Seeking Alumni Input on SLIS Name Change

Greetings SLIS Friends and Alumni,

Posted below you will find a copy of a letter from Dr. Fred Roper, Jack Bryan, and myself requesting input on a new name for the School of Library and Information Science. Many of you will be receiving this letter in the mail, but I wanted to make sure it was distributed as broadly as possible.

I hope you will take the time to read the letter and share your ideas. (you can download the original PDF here).

SLIS Town Halls

Greetings friends of the School of Library and Information Science,

I’ll be hosting two virtual town halls to talk about current initiatives in the school. These include a new core curriculum for the MLIS, development of a new graduate program in Data and Strategic Communications, and major revisions to our Certificate of Graduate Study where we are looking for all of our incoming grad students graduating with both an MLIS and a certificate of specialization for no additional tuition or classes.

We also have a BIG birthday coming up. 2020 marks the 50th anniversary of the library science program at the University of South Carolina!

We would like your ideas on celebrating. This includes feedback on the renaming of the school. While the master’s degree will remain the same we are looking for a name to expand upon the fantastic foundation of the school’s half century of innovation to support not only librarians, but the bankers, principals, provosts, and communities librarians serve.

Thank you all who participated in the Town Halls. The recordings of the sessions are below.

SLIS Town Hall 1 
Thu, Oct 3, 2019 2:00 PM – 3:00 PM EDT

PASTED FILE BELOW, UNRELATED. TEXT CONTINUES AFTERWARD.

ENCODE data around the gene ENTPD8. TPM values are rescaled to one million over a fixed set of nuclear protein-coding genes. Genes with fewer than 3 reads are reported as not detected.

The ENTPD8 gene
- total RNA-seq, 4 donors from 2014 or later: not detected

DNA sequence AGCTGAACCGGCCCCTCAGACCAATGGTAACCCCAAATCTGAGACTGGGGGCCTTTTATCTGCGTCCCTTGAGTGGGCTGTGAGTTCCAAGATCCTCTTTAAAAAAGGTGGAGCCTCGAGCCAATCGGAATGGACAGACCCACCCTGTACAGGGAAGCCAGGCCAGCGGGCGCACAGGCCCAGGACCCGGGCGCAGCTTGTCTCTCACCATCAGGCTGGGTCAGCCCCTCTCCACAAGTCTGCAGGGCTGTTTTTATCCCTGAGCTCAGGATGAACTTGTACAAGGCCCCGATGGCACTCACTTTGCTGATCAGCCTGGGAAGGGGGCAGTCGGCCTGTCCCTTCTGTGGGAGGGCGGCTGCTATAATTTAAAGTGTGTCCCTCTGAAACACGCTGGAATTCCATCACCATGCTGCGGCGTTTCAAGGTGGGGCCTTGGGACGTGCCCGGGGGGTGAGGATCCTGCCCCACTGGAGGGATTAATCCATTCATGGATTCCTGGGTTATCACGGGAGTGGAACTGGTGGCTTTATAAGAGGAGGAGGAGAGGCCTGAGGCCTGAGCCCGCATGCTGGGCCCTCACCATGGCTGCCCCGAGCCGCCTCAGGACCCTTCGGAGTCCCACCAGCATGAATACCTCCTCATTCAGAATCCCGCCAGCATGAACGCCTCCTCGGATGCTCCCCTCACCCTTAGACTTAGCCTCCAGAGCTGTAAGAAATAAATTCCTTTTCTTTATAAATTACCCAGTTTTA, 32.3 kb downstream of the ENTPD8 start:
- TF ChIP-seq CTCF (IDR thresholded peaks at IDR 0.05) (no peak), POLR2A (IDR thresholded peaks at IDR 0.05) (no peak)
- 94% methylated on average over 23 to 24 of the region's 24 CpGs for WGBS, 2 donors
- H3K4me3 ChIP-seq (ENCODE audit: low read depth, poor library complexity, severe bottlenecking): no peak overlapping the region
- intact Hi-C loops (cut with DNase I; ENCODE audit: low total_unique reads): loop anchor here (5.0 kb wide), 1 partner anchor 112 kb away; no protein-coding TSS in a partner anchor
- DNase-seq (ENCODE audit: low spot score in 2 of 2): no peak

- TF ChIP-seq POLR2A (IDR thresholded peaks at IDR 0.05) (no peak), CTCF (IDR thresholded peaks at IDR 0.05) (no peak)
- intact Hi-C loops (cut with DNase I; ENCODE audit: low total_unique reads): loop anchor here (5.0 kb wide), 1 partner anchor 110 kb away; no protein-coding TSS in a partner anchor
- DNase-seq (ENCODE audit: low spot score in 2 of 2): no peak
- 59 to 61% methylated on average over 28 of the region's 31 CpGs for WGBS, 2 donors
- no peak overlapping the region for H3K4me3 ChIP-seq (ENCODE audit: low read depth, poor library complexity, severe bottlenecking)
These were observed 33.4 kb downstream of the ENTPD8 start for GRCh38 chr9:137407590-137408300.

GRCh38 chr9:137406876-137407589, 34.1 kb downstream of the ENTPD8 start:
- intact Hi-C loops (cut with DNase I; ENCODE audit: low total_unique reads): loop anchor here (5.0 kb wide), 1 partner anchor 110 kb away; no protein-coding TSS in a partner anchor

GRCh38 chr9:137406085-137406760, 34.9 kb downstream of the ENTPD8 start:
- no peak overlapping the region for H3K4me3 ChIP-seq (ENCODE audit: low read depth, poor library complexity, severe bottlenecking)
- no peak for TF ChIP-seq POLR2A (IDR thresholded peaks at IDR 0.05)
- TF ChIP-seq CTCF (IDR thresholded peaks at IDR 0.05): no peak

RECORDING

and

SLIS Town Hall 2 
Tue, Oct 15, 2019 6:00 PM – 7:00 PM EDT 

 _____________________________

R. David Lankes, Ph.D.

The Atlas of New Librarianship is going Open!

I am so excited that working with the great folks at MIT Press, we are making The Atlas of New Librarianship available online for free under a Creative Commons License (Attribution-NonCommercial-ShareAlike 4.0 International). The physical book will still available through MIT Press.

Since the Atlas was first published in 2011 it has won the 2012 ABC-CLIO/Greenwood Award for the Best Book in Library Literature, been adopted as a text book, and generated numerous conversations (and let’s be honest, arguments) around the world.

The Atlas was the first in a loose trilogy of books focused on the role of librarians and libraries in communities and centered on knowledge. Expect More was written for supporters of libraries from board members to provosts to community members. The New Librarianship Field Guide, also published by MIT Press, was written as a text book for library students and people looking for a more linear introduction to New Librarianship.

We hope by making the Atlas free online we can expand the conversation on the value and future of the profession internationally.

Ready to download? Here’s the new page for the book with download option.

Expect More Second Edition Now Free to Download

There has been a lot of interest and use of my book Expect More globally. In 2015 Expect More was updated into a second edition with the support of some fabulous library partners. Today we’re making this new edition freely available to download. You can still purchase paper copies of the print book.

In addition to the free online text (and links to translated versions) I have put together a series of videos talking about using each chapter in the context of community conversations.

A VERY big thank you to the partners who made this possible:

Lead Library Partners

  • Cuyahoga County Public Library (Ohio)